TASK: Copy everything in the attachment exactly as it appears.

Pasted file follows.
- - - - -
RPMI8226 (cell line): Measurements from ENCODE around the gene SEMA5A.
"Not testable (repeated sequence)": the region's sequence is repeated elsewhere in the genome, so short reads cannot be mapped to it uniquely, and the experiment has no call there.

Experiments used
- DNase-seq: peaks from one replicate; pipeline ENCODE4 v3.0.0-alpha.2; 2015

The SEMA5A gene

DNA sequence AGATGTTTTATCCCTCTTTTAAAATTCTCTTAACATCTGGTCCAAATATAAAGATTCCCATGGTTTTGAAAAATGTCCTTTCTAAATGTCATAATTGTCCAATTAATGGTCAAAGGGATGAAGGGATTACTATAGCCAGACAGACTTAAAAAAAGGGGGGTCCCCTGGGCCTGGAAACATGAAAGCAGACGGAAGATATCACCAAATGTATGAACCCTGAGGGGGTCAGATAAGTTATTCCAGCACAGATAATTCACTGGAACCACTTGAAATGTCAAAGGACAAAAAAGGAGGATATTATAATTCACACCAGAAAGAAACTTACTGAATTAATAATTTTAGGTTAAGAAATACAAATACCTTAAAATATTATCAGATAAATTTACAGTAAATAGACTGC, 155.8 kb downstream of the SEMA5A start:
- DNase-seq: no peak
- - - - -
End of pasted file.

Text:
RPMI8226 (cell line): Measurements from ENCODE around the gene SEMA5A.
"Not testable (repeated sequence)": the region's sequence is repeated elsewhere in the genome, so short reads cannot be mapped to it uniquely, and the experiment has no call there.

Experiments used
- DNase-seq: peaks from one replicate; pipeline ENCODE4 v3.0.0-alpha.2; 2015

The SEMA5A gene

DNA sequence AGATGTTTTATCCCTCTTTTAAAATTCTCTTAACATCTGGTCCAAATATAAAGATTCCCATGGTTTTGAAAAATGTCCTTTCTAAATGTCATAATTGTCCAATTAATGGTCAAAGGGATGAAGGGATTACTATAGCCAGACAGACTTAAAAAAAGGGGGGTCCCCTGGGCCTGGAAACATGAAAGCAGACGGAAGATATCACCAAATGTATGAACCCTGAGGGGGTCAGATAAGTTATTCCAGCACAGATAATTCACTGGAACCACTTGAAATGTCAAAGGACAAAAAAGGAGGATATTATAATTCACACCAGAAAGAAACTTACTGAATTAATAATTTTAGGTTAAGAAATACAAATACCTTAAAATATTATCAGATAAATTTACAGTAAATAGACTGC, 155.8 kb downstream of the SEMA5A start:
- DNase-seq: no peak